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From Compiled Procedural Strongly Typed to Interpreted Weakly Semi-Functional (Part 1)

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The first language in which I programmed real systems was Ada (Ada83 to be exact). Ada was developed by the US DoD and was originally targeted for embedded and real-time systems – think your typical airplane’s computer.


Ada is a REALLY strongly typed language. For example, if you want an array of fruits, you would do something like this:

type Fruit_Type is (APPLE, ORANGE, BANANA);
type Fruit_Array_Type is array (Positive range <>) of Fruit

My_Fruits : Fruit_Array_Type(1..5);
My_Fruits(1) := APPLE;

Yea, those are a lot of rows, right? But it is strongly typed, so there is no way that you can assign something that is not of Fruit_Type to the array, and if you try to do this, the compiler will scream at you. You can also create arrays where the index is of a newly defined type. For example:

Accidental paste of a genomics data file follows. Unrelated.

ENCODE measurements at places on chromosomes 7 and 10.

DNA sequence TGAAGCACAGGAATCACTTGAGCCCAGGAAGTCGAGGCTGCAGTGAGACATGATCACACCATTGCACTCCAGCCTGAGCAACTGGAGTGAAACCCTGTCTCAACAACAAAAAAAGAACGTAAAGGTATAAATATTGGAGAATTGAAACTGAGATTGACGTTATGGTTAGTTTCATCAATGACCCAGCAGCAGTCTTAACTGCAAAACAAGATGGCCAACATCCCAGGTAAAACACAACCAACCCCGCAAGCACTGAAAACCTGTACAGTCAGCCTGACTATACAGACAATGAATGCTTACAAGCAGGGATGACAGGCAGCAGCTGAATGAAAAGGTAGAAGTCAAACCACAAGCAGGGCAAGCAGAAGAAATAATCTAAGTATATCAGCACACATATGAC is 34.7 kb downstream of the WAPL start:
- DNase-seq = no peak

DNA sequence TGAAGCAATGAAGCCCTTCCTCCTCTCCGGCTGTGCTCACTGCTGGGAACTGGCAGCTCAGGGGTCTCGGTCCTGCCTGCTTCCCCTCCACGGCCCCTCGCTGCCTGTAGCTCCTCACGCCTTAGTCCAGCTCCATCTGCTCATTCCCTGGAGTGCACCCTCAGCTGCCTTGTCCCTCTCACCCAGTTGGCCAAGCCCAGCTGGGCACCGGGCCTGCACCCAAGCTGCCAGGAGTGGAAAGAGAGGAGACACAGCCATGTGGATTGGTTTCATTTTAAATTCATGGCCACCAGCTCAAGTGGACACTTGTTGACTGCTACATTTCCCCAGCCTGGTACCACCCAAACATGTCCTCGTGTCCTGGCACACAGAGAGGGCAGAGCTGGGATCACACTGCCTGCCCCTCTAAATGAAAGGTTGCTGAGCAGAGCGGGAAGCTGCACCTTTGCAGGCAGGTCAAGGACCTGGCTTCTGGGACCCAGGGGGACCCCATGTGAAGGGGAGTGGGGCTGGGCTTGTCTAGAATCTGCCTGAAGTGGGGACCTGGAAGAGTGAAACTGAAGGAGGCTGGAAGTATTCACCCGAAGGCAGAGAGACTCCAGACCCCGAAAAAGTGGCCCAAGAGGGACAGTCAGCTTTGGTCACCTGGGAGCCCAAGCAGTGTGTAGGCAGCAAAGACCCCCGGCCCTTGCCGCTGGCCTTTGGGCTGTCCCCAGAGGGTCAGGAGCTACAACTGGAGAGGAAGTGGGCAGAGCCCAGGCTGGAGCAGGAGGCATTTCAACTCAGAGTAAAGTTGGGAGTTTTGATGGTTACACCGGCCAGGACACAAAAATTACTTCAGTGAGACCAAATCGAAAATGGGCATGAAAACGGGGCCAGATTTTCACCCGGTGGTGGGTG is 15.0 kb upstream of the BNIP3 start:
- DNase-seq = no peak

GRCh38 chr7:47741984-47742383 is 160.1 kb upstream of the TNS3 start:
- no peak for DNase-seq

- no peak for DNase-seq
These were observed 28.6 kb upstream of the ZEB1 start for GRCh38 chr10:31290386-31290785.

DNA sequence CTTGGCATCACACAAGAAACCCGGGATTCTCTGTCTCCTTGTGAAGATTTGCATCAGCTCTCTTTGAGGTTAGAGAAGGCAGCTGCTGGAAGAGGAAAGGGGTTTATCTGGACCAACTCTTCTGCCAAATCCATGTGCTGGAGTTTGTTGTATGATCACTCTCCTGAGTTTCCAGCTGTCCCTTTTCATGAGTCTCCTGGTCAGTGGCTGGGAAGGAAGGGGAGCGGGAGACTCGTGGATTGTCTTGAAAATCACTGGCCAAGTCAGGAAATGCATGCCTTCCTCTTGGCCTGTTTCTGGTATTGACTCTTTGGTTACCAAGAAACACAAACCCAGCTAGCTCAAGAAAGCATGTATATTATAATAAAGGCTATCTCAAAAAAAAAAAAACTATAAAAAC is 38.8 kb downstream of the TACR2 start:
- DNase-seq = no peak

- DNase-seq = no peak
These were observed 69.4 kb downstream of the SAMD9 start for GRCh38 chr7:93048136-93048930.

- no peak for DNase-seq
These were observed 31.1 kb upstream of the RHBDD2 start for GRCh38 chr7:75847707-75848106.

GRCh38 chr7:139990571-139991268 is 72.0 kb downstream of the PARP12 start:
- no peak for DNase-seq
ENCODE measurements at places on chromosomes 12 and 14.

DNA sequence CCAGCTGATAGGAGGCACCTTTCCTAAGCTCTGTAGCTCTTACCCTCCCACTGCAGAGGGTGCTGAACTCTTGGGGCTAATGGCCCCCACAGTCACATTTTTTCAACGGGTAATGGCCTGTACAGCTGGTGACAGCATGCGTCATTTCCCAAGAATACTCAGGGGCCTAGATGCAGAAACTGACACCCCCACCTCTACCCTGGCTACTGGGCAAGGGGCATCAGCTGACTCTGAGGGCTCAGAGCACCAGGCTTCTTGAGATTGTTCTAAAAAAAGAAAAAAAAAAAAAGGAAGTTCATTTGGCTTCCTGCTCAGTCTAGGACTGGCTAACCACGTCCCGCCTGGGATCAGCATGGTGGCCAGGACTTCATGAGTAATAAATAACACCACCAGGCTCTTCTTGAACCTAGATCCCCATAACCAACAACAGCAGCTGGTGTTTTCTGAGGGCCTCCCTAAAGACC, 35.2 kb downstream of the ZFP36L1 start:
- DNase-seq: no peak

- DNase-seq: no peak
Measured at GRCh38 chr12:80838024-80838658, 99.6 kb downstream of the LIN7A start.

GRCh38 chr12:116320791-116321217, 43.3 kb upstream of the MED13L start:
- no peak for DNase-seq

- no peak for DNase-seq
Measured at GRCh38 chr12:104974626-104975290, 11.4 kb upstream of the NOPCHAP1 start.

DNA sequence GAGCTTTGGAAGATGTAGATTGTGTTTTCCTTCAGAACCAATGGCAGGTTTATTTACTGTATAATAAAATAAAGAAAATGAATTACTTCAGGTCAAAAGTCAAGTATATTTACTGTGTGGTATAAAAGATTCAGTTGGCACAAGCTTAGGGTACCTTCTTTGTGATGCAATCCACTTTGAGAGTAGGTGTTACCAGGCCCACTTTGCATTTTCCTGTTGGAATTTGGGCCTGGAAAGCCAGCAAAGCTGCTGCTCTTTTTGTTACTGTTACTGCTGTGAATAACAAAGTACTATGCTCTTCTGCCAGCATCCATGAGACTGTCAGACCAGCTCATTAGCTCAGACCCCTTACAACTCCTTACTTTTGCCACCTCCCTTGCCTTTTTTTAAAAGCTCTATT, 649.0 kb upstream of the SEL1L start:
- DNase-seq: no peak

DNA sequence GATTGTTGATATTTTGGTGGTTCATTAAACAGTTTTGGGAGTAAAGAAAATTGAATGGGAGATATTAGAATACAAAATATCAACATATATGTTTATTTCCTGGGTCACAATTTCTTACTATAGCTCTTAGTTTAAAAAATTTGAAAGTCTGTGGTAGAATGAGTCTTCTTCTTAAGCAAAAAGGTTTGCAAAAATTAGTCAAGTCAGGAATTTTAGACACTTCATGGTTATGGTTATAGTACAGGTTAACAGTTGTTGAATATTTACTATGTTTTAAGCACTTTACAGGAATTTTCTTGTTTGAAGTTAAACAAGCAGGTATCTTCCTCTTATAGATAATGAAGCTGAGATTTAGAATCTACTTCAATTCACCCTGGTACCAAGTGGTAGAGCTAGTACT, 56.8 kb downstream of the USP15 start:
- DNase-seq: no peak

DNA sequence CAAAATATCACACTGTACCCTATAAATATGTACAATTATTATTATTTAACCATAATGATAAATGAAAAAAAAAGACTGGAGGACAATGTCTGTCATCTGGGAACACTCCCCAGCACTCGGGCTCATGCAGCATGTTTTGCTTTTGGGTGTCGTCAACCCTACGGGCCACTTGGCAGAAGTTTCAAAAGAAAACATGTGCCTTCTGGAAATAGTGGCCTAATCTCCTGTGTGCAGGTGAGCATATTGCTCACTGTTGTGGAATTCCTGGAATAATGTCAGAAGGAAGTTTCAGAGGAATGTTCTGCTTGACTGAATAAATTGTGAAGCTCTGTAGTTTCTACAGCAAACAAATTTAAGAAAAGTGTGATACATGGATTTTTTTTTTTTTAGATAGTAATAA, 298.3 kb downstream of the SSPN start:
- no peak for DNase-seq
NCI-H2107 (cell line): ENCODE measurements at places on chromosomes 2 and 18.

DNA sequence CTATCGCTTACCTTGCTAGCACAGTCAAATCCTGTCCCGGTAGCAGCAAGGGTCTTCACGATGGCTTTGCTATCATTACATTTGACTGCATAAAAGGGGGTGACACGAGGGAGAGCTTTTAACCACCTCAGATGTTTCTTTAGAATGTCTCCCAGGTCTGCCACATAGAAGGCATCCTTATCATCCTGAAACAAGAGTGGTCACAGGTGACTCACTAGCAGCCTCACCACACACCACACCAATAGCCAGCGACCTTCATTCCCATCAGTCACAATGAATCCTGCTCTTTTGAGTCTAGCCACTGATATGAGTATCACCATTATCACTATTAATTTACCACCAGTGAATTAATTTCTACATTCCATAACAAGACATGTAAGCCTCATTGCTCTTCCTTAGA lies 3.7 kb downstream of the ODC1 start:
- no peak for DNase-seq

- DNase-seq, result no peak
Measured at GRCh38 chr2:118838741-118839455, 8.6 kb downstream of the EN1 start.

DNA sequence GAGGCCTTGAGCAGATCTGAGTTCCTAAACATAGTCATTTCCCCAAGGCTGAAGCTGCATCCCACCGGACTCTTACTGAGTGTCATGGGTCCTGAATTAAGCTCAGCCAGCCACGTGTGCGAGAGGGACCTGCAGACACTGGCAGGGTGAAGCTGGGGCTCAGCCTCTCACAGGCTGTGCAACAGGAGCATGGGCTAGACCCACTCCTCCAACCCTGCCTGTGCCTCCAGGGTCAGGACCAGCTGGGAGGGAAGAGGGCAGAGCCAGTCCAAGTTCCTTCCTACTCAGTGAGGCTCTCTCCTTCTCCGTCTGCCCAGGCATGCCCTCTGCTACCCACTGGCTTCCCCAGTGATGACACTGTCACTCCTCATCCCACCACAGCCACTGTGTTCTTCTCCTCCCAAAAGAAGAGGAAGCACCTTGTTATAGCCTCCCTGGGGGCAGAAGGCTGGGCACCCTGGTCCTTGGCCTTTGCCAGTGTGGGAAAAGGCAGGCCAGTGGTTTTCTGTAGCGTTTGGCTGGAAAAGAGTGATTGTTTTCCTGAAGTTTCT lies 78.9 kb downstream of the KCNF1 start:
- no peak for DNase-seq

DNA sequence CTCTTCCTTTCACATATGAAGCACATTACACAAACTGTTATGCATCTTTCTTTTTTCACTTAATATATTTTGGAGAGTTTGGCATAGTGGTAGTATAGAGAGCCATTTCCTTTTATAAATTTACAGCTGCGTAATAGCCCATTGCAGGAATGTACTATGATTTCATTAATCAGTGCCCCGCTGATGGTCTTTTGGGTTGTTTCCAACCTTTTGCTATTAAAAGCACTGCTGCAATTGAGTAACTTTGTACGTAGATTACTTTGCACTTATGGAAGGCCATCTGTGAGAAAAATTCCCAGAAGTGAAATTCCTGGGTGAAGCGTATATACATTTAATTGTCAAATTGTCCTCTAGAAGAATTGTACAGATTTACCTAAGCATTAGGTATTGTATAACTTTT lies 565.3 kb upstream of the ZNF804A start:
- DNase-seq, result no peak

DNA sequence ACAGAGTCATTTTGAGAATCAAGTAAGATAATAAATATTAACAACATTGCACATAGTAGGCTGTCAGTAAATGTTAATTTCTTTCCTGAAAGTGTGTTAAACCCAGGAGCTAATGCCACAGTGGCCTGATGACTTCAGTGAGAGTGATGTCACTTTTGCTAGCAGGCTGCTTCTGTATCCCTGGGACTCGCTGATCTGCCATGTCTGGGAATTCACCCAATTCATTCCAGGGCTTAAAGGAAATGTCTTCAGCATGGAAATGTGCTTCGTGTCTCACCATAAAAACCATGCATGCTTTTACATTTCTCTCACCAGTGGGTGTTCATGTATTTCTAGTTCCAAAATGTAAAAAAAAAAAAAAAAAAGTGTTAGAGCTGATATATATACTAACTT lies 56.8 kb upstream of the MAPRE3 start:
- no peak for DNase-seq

type Number_Of_Fruits_Type is array (Fruit_Type) of Natural;

Number_Of_Fruits : Number_Of_Fruits_Type := (other => 0);
Number_Of_Fruits(APPLE) := 5;

Pretty cool, isn’t it? but the problem is that with time people start abusing the type system and the code becomes impossible to manage. We had in our code 5 different types for one concept: one for incoming data (when accepting from external systems), one to pack the data from the receiving service into the processing service, one type when saving to the database, one for the display, and another one for sending to external systems. Just writing the type translations was a possible source of bugs. And while static typing does remove some small stupid bugs, there are still logic bugs that can never be caught by the compiler.

Don’t get me wrong – using Ada we developed an incredible parallel, mission-critical system that had thousands of lines of code, very complex logic, and great user satisfaction. But Ada didn’t become the language of the future, and currently it is used mostly for maintenance of legacy systems, and for the development of real-time safety-critical systems where the static properties of the languages are definitely worth their cost.

After Ada, the next language in which I programmed professionally was Java. But this post is getting long, so I stop here and make this a series of posts. So as always, happy coding.

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Written by vainolo

October 4th, 2013 at 10:42 am

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